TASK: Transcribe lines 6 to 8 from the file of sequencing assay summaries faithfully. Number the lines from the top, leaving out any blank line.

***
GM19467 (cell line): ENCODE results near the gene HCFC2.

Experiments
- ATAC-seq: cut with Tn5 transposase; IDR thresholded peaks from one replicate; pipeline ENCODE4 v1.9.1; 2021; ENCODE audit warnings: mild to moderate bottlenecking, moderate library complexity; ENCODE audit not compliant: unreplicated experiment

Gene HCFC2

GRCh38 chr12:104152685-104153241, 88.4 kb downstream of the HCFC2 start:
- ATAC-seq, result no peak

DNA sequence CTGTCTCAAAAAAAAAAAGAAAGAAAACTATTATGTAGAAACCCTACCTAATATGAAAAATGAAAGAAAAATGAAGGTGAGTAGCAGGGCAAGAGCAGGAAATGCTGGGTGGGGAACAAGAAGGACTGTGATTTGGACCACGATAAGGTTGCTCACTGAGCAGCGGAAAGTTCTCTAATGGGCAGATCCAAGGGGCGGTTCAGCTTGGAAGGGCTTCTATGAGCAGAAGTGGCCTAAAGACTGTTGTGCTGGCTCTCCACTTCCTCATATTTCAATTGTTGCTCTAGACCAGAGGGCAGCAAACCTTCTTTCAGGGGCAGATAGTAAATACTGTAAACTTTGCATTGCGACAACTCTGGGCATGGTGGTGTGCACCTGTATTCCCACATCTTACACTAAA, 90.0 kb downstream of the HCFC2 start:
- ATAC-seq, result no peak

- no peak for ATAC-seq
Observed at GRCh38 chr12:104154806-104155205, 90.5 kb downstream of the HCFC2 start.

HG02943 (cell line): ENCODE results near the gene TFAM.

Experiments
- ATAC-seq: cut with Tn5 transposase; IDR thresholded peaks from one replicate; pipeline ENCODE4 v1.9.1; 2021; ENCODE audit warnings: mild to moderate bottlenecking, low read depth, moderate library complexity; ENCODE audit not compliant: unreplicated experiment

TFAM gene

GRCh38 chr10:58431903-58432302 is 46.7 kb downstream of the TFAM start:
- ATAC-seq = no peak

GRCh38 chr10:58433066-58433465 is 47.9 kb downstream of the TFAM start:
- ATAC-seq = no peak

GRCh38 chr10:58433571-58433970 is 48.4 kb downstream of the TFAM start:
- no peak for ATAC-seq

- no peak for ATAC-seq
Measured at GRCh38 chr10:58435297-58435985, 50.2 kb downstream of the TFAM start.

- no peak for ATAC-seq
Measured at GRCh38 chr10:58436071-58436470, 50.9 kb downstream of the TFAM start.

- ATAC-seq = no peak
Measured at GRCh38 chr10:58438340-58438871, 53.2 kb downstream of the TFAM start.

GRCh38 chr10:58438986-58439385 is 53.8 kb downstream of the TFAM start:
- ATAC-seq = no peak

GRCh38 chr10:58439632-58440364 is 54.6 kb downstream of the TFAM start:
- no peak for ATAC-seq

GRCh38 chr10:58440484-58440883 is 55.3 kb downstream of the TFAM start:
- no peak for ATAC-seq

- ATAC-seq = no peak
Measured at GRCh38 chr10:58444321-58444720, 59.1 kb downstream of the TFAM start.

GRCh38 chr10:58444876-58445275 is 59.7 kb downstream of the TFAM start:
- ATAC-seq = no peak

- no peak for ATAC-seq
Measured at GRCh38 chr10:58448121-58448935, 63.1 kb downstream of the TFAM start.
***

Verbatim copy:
- ATAC-seq, result no peak

DNA sequence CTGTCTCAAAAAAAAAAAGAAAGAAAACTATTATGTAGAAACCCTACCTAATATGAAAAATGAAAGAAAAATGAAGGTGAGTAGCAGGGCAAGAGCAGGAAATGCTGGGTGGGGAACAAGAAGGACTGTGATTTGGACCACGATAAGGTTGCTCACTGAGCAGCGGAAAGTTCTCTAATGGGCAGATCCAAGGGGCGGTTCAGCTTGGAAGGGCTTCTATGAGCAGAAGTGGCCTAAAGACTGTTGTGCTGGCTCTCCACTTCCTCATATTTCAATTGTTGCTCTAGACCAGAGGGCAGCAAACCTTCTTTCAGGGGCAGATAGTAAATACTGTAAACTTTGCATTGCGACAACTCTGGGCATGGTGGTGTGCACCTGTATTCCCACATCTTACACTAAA, 90.0 kb downstream of the HCFC2 start:
- ATAC-seq, result no peak